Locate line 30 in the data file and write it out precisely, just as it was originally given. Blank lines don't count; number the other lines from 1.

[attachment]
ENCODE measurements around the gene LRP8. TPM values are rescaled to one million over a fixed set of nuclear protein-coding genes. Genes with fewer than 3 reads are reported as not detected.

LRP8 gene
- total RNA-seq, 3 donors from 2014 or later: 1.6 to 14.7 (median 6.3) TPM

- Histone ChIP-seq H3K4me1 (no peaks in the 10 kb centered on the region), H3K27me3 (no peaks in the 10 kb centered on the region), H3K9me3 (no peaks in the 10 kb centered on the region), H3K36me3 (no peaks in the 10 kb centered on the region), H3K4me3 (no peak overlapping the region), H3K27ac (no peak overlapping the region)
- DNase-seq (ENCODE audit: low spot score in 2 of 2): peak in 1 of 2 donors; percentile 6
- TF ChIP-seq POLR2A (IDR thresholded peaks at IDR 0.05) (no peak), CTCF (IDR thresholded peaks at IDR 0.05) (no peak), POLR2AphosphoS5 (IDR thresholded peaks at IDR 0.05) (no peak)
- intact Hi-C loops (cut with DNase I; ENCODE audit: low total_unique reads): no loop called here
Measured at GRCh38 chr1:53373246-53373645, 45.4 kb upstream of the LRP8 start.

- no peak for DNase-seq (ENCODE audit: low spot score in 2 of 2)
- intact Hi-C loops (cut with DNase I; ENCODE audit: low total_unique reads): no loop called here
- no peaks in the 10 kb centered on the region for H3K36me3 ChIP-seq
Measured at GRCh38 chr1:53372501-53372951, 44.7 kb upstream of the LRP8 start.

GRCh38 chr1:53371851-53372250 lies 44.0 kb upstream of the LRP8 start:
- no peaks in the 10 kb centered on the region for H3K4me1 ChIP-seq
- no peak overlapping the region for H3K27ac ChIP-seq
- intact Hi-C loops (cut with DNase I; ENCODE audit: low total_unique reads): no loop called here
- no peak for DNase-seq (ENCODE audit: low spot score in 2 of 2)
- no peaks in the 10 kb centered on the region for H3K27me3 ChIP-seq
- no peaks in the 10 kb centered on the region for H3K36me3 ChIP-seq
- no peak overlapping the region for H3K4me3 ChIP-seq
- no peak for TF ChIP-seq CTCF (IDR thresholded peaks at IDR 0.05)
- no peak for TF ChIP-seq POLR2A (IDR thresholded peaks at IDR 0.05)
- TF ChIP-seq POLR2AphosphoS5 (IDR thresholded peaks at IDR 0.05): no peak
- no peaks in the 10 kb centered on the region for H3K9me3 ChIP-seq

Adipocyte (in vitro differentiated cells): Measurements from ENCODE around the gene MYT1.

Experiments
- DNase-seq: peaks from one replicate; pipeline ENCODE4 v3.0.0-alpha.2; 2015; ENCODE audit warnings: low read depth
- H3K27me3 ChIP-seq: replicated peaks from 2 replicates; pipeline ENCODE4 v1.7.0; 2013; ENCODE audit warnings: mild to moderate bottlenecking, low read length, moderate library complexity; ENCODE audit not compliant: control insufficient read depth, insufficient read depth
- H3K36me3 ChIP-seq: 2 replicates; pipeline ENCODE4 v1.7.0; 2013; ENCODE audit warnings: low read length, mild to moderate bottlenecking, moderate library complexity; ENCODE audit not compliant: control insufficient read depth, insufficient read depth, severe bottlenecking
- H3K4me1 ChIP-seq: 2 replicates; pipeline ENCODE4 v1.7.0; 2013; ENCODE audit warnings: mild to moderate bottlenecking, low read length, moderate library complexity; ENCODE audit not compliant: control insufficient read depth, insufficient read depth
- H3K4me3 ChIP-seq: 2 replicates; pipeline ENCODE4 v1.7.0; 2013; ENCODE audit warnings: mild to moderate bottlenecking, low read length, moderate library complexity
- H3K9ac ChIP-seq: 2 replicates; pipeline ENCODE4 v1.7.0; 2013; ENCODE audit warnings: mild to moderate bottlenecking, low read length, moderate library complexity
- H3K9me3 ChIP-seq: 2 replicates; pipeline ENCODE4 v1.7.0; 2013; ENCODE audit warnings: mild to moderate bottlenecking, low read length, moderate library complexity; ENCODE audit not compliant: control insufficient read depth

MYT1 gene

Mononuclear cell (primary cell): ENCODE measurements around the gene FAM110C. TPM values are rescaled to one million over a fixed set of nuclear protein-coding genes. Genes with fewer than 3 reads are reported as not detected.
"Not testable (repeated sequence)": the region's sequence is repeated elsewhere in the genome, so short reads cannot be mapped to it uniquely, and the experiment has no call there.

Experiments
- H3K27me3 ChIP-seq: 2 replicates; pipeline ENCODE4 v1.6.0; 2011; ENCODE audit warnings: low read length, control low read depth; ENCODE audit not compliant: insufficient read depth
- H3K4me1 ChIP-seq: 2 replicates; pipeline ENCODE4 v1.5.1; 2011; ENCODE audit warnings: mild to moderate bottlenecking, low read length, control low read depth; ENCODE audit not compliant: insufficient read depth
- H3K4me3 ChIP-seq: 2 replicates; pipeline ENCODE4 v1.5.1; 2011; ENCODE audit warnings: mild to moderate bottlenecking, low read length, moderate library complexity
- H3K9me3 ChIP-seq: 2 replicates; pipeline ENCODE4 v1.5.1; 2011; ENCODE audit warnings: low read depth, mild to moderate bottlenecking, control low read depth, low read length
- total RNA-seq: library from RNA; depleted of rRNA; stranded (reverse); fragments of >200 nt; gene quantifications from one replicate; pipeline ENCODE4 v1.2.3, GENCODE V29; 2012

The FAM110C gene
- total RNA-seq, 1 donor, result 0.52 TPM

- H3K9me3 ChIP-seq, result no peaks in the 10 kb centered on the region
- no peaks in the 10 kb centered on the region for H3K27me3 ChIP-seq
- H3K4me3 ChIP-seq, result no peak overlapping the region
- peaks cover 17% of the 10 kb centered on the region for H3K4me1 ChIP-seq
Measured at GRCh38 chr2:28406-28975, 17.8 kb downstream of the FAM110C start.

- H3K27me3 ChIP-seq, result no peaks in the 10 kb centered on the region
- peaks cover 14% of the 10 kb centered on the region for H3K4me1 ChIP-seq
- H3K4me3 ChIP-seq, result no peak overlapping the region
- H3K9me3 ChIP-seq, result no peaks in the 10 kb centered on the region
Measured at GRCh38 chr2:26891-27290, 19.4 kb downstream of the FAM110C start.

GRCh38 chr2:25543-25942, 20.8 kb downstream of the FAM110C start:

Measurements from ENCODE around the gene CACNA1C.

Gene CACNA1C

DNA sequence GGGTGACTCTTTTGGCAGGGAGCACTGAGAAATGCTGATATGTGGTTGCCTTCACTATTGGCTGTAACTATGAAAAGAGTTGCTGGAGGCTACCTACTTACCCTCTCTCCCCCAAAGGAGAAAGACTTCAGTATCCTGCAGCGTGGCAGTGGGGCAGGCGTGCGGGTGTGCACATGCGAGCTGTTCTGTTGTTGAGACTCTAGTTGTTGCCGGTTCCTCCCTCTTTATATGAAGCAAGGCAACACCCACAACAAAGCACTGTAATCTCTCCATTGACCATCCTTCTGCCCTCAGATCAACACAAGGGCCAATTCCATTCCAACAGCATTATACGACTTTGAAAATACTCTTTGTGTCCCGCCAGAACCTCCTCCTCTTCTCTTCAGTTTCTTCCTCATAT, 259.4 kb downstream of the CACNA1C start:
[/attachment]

- H3K4me1 ChIP-seq: 2 replicates; pipeline ENCODE4 v1.7.0; 2013; ENCODE audit warnings: mild to moderate bottlenecking, low read length, moderate library complexity; ENCODE audit not compliant: control insufficient read depth, insufficient read depth